October 23, 2015

"To movie theaters, she brings a bag of pillows; at 4 feet 11 inches tall, she has often described herself as 'smaller than life.'"

From an interview (in the NYT) with Terry Gross.

A bag of pillows! What a good and sensible idea. I'm 6 inches taller than Gross, so I haven't experienced anywhere nearly as extreme of a problem seeing over the heads in the theater, but back in the days when theater floors were flatter and I went to the movies much more often, I often found my view blocked. I never thought of bringing a bag of pillows. I thought I needed to invent inflatable pants!

AND: I like this, about her routine, her show prep: "On a typical day, Gross is at the office from 8:45 to 5:45. She and her husband, Francis Davis, who is a music critic, will go out for dinner (not fancy places: 'We like diners and delis'), and then Gross will continue working at home, preparing for the next day’s interview in the living room. She clarifies her thoughts first thing in the morning in the shower. That’s when she asks herself: What do I care about? What in all of this research is meaningful? It’s important to be away from her notes when she does this. She emerges from the shower with her 'major destination points.' Then she goes to her office and refers back to her notes — sheafs of facts; dog-eared, marked-up books — for the details. Then she does the interview."


Rusty said...

My mother was one inch shorter.

Nichevo said...

I've heard that lots of short people go to movies. I think they are called "children.".

traditionalguy said...

Sounds like an excuse to bring her own popcorn in. But as the movie goes on she will settle down further and further.

Bruce Hayden said...

Never did like her much - just another leftist partially supported by the rest of us on NPR. The reason that I have never liked NPR is that the epode who enjoy it can easily support it, so why make the rest of us support its cessation progressivism?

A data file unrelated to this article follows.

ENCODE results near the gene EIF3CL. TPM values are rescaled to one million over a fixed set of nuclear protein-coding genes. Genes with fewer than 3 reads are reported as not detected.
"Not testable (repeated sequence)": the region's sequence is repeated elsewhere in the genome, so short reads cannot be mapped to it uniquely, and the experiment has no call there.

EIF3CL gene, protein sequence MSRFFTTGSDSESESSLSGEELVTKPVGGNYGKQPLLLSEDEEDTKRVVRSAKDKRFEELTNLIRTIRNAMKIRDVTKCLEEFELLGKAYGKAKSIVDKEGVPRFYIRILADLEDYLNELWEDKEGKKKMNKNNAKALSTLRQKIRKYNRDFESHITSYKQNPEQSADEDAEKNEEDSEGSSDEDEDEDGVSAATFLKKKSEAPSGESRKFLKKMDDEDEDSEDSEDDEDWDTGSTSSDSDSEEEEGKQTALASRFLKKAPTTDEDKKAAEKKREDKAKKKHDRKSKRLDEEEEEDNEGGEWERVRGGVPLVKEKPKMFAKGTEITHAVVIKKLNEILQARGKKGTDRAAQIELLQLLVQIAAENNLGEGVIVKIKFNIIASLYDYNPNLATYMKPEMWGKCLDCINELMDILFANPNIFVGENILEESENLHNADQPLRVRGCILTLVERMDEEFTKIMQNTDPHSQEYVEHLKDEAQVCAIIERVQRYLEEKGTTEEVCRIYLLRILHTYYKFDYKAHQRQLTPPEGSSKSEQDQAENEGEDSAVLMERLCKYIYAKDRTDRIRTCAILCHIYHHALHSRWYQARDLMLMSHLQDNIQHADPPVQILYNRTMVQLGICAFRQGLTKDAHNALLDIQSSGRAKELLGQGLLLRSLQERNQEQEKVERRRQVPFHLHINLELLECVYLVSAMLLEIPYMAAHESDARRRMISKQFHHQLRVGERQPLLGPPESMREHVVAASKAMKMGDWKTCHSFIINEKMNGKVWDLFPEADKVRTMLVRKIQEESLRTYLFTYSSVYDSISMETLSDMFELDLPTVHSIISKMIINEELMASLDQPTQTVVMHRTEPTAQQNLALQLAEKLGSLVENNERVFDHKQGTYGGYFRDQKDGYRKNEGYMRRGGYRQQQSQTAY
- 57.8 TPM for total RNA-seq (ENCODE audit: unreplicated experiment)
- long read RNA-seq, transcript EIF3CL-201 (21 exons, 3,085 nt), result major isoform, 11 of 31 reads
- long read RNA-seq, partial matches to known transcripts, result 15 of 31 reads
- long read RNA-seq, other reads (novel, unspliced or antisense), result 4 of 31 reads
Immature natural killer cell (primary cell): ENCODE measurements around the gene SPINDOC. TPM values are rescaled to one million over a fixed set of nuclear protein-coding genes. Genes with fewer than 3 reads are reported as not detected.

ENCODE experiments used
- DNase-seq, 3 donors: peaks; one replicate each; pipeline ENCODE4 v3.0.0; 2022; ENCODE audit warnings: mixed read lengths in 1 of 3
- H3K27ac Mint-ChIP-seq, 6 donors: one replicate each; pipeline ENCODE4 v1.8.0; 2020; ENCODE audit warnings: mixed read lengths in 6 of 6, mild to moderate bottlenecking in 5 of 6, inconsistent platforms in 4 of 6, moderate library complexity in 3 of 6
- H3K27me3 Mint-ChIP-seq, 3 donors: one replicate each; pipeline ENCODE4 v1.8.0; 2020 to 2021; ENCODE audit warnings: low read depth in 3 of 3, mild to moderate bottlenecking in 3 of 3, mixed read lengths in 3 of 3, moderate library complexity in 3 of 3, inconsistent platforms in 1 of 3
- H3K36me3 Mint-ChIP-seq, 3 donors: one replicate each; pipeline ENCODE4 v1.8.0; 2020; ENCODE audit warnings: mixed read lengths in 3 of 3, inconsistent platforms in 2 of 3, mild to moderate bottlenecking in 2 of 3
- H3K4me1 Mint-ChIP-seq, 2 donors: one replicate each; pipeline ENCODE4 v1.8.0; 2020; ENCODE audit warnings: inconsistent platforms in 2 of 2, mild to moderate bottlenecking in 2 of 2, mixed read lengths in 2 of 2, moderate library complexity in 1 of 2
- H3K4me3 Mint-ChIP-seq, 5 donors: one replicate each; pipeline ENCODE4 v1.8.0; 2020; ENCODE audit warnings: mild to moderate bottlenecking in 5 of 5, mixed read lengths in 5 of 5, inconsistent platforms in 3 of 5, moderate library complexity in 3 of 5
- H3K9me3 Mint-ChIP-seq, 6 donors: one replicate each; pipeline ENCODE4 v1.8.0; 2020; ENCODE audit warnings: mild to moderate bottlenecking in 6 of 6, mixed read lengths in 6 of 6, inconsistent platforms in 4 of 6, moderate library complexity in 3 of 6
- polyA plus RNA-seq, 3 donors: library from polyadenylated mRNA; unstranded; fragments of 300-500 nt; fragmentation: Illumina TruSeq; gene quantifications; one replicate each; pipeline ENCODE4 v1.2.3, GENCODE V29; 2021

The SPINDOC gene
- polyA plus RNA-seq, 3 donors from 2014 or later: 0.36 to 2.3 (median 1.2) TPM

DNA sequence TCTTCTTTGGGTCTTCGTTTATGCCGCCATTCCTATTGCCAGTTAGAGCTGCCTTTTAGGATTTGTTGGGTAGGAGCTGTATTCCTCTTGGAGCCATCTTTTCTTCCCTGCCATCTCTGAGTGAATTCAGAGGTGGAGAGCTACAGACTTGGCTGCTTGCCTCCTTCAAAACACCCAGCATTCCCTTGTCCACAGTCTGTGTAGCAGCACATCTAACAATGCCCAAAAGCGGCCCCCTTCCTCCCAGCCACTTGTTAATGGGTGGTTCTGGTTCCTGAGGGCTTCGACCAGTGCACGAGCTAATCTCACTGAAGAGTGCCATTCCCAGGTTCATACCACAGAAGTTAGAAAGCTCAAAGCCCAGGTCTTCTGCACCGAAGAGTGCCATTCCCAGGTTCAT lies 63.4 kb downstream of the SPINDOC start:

As for her height - back in the latter 1970s, I was working for the Census Bureau. Girlfriend at the time one day looked around at the women at a party or something, and realized that she was towering over the rest of them at 5'. Gross would have fit in that night, with an average female height o f about 4'11".

rehajm said...

I read to, She asked Lena Dunham... and stopped.

With the rise of television movie houses have upped their game with larger rocking and reclining seats and stadium seating so you get to see the full screen no matter how short you are.

A small victory.

Charlie Currie said...

We would bring buster seats for our kids.

When I was young and theater seats were cushioned like a sofa, I would sit on the front edge with the seat in the up position. The seats didn't have springs to flip them up, you had to lift them.

jimbino said...

She has the golden voice that so many women lack.

traditionalguy said...

Is her name Dolly?

traditionalguy said...

Her's is a good method. Shower until your thoughts surface from the unconscious anew in the morning. This works best if your shower has no TV, Radio, or wifi.

madAsHell said...

I thought I needed to invent inflatable pants!

Does my butt look big in this?

Titus said...

she does good interviews; i like her.

she looks like a lesbian.

mccullough said...

I pictured you taller, Althouse.

john said...

That was her strategy during her interview with Bill O'Rielly. While she was concentrating on her major destination points, he had already left the studio for his next destination.

rcocean said...

Poor Terry, a face for radio AND she's a dwarf. At least she has a pleasant personality and voice - unlike bill Maher who's an ugly midget.

M Jordan said...

"That’s when she asks herself: What do I care about? What in all of this research is meaningful? "

Oh, I know what she cares about: gays and transsexuals. At least that's what 75% of her topics cover.

Quaestor said...

When ever I hear Terry Gross on the radio I feel an overpowering urge to open a window.

The only place a doctrinaire urban northeast left-liberal could possibly have such a long-running radio program is on a network that doesn't have to show a profit.